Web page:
In information science, an upper ontology (also known as a top-level ontology or foundation ontology) is an ontology (in the sense used in information science) which describes very general concepts that are the same across all knowledge domains. An important function of an upper ontology is to support broad semantic interoperability among a large number of domain-specific ontologies which are accessible ranking "under" this upper ontology. As the rank metaphor suggests, it is usually a hierarchy of entities and associated rules (both theorems and regulations) that attempts to describe those general entities that do not belong to a specific problem domain.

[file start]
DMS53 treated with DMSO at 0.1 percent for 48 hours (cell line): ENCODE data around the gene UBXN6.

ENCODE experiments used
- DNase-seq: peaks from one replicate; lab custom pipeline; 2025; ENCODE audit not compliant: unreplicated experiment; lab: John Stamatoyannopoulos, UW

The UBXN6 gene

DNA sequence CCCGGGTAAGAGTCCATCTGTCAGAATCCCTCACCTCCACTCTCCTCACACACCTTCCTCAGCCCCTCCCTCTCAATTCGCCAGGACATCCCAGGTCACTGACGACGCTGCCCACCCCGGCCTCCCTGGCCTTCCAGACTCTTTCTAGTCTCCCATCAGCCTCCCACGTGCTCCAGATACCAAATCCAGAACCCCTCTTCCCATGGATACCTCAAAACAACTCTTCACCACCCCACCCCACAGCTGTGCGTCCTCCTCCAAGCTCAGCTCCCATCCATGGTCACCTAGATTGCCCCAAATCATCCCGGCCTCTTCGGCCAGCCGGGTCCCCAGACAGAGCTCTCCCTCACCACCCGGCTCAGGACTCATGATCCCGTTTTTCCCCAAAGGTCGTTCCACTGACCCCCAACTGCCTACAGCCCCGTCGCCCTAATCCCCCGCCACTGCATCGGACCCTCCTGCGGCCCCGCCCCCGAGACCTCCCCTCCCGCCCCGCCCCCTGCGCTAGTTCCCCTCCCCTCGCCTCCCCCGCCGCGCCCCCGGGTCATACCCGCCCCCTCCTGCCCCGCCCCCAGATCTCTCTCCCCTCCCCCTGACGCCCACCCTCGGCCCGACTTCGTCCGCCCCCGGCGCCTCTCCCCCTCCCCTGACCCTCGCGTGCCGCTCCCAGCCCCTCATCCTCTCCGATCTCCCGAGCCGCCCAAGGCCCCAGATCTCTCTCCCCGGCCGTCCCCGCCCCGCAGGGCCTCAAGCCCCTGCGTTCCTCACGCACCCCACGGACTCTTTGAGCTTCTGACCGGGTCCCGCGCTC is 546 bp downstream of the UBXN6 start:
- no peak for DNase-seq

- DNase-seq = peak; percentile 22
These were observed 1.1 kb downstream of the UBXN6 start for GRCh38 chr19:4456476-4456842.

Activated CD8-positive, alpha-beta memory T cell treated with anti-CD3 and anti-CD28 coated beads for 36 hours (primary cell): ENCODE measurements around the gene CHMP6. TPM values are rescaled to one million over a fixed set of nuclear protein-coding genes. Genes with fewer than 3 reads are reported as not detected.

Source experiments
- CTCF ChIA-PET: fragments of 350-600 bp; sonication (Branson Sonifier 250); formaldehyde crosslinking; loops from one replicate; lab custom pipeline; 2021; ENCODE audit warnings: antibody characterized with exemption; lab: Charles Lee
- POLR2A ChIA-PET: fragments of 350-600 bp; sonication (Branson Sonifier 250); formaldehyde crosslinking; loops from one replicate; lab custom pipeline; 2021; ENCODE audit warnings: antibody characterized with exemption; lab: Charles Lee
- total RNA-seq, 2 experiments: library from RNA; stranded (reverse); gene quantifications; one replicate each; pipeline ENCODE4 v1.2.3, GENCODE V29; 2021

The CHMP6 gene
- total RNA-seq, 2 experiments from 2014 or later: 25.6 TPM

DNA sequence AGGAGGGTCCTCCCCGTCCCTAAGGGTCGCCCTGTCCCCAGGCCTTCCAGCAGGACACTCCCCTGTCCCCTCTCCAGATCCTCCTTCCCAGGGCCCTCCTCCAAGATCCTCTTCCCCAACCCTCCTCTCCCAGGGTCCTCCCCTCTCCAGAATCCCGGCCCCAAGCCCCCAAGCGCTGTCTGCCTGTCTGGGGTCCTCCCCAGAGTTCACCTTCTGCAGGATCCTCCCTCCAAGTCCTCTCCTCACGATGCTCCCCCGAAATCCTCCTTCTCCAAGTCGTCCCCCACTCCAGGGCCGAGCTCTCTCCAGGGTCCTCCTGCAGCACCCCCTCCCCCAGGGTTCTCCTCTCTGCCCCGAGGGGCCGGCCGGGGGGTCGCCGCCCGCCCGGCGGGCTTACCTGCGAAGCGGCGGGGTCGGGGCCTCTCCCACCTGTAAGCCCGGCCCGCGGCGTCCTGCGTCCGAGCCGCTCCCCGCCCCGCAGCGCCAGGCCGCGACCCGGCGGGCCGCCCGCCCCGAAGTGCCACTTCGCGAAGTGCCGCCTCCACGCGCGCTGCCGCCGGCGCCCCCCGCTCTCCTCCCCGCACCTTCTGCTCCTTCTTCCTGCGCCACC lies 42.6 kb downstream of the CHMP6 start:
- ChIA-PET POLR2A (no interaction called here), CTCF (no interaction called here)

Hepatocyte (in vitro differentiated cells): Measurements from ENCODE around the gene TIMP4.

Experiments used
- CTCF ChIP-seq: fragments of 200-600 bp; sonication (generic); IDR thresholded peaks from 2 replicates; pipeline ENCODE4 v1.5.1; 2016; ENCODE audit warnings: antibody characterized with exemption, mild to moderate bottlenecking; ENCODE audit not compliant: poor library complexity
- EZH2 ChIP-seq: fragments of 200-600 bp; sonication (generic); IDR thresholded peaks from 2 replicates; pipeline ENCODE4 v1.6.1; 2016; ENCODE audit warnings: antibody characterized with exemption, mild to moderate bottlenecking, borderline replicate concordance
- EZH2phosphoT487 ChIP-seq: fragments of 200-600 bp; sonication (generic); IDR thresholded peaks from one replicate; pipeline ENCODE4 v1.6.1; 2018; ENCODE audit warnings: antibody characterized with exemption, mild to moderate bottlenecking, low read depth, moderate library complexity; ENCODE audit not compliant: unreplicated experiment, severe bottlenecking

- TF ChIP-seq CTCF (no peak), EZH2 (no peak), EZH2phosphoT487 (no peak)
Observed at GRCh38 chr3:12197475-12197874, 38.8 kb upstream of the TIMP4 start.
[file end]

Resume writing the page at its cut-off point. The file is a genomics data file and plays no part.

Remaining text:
There have been many upper ontologies proposed, each with its own proponents. Each upper ontology can be considered as a computational implementation of natural philosophy, which itself is a more empirical method for investigating the topics within the philosophical discipline of physical ontology.
Library classification systems predate upper ontology systems. Though library classifications organize and categorize knowledge using general concepts that are the same across all knowledge domains, neither system is a replacement for the other.